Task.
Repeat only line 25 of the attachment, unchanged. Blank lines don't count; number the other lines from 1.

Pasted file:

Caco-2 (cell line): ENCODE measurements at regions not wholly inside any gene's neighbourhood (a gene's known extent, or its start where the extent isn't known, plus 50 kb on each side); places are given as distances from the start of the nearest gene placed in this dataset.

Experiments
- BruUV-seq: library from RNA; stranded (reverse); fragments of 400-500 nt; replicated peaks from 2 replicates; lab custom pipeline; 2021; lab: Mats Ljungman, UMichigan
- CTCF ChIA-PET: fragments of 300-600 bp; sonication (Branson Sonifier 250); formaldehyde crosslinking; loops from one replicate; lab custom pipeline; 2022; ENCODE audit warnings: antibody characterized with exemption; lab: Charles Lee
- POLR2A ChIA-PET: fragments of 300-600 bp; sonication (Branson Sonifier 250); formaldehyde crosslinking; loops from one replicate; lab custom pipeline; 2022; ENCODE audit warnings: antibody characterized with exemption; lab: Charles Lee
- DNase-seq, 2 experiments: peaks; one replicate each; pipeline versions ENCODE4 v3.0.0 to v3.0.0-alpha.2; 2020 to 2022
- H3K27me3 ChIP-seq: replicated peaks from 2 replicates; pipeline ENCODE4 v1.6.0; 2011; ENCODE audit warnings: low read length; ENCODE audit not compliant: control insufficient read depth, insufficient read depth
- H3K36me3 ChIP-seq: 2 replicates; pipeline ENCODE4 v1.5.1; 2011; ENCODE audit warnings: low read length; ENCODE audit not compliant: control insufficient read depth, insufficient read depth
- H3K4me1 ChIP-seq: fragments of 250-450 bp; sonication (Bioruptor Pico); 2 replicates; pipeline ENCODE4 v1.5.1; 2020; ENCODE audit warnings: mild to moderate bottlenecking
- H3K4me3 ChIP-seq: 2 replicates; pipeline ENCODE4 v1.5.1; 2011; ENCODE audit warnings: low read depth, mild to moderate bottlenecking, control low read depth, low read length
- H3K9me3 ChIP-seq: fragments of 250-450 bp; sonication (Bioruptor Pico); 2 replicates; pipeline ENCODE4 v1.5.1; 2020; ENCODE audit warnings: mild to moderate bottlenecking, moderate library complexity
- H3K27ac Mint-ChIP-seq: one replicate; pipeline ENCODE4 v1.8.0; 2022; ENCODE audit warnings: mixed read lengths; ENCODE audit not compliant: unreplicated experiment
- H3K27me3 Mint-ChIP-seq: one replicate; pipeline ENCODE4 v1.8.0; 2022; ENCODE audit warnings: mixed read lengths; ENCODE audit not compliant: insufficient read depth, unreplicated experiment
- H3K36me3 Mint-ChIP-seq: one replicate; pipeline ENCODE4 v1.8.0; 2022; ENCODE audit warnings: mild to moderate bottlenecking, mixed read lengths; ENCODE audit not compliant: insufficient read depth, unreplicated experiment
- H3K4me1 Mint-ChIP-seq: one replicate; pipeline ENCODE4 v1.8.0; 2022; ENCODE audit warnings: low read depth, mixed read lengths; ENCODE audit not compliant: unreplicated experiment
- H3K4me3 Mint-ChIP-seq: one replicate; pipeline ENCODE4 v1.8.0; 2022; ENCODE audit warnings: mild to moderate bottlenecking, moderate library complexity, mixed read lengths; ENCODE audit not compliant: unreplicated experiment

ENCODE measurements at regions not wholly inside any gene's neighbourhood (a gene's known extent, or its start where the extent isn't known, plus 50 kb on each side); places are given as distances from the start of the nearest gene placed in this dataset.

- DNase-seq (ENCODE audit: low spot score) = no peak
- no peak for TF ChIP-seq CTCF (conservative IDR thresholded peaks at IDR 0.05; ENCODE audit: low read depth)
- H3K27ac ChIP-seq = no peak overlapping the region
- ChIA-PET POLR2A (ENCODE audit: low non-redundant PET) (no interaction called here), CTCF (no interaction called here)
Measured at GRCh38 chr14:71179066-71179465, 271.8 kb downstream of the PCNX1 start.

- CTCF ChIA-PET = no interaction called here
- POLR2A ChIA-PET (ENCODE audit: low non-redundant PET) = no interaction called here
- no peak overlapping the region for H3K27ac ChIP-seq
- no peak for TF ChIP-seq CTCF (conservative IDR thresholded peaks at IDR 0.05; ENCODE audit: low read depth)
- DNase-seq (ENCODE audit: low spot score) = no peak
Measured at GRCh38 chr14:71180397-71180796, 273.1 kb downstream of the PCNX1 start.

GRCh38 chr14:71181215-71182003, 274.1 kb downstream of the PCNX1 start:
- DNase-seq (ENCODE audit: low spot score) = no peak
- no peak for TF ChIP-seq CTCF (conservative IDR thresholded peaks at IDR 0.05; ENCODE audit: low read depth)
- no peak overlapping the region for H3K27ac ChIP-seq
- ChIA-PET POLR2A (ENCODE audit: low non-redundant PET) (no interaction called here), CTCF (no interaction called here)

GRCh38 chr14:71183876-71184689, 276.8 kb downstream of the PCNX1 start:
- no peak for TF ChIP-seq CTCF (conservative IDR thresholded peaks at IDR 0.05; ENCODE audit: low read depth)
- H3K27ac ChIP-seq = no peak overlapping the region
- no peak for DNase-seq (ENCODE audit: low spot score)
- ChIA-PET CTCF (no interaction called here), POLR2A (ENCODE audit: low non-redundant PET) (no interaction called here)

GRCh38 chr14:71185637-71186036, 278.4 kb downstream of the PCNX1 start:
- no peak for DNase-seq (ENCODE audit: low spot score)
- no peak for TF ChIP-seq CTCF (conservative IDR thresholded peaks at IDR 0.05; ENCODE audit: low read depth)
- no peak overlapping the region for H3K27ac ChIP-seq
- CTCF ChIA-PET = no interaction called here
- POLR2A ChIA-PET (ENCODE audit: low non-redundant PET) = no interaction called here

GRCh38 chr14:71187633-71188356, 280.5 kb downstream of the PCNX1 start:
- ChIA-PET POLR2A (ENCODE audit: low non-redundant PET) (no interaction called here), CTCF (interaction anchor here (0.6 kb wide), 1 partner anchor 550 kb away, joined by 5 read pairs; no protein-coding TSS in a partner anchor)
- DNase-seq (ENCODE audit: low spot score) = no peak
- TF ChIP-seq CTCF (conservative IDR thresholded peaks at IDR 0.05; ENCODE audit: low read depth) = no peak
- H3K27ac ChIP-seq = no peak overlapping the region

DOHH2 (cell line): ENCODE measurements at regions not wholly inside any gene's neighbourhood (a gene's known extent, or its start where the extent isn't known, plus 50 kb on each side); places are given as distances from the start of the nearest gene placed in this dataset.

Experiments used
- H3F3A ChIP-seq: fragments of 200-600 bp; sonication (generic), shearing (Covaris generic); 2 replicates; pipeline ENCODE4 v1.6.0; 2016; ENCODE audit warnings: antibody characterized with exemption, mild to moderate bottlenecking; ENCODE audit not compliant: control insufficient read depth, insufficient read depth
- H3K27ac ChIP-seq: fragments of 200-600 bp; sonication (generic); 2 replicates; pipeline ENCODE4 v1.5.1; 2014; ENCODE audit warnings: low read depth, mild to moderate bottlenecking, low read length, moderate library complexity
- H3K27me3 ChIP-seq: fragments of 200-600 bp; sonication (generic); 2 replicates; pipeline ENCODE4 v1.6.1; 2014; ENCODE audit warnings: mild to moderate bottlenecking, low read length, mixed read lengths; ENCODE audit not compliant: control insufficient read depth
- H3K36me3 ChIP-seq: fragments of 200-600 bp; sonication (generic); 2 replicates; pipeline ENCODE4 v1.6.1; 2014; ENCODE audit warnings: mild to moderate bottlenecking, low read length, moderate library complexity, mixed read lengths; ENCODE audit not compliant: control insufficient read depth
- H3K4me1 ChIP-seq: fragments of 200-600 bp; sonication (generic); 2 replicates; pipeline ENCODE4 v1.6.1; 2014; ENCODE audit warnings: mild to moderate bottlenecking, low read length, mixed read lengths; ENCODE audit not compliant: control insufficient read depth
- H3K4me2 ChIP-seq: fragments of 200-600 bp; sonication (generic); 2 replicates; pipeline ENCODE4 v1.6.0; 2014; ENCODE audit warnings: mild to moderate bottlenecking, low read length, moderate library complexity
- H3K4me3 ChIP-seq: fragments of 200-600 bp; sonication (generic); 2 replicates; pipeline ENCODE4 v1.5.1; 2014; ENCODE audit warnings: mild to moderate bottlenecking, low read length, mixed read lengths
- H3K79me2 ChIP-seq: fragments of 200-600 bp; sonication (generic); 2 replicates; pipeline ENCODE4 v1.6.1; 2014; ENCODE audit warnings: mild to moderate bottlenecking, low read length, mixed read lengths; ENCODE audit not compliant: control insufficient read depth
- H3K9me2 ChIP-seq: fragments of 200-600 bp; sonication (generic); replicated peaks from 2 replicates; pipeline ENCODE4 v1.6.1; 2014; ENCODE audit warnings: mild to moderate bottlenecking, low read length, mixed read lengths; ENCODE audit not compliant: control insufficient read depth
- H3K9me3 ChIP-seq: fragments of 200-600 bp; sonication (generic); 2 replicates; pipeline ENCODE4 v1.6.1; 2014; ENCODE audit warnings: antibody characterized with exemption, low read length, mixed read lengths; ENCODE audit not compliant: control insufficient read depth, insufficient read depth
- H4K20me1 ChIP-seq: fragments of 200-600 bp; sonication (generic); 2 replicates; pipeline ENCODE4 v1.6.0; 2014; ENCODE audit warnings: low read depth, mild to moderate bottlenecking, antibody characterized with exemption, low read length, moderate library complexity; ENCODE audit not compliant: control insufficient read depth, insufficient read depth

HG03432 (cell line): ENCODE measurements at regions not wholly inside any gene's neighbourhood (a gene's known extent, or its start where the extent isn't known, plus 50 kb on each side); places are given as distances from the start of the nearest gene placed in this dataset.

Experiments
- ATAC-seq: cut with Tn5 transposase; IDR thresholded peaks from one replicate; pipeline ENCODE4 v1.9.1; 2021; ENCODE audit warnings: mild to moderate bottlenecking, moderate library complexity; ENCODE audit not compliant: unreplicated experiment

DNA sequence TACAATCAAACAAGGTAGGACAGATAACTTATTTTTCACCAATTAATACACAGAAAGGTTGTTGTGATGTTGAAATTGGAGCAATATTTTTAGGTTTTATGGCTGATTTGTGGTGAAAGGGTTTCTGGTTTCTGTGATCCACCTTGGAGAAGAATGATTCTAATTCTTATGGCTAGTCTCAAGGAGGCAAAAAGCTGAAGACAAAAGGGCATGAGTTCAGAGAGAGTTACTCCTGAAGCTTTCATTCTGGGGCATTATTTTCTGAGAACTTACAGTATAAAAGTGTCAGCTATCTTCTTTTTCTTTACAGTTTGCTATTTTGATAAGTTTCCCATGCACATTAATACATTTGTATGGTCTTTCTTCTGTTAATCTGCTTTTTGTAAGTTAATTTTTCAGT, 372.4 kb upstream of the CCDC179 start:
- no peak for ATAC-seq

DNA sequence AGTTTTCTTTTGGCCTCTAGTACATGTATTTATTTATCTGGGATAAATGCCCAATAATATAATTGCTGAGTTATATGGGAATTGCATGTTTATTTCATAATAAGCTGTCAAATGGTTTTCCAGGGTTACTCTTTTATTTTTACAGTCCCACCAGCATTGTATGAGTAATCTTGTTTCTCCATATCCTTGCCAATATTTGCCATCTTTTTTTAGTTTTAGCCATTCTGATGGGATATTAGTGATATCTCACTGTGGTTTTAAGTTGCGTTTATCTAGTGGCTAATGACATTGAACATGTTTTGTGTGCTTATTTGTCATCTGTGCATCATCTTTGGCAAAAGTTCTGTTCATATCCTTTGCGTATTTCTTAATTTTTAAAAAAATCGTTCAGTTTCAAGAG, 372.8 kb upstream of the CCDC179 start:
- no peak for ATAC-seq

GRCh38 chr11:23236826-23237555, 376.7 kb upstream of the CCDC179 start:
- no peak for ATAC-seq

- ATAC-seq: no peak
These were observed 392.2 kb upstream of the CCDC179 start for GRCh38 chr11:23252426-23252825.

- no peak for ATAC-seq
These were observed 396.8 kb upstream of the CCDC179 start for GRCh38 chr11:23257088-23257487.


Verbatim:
- no peak overlapping the region for H3K27ac ChIP-seq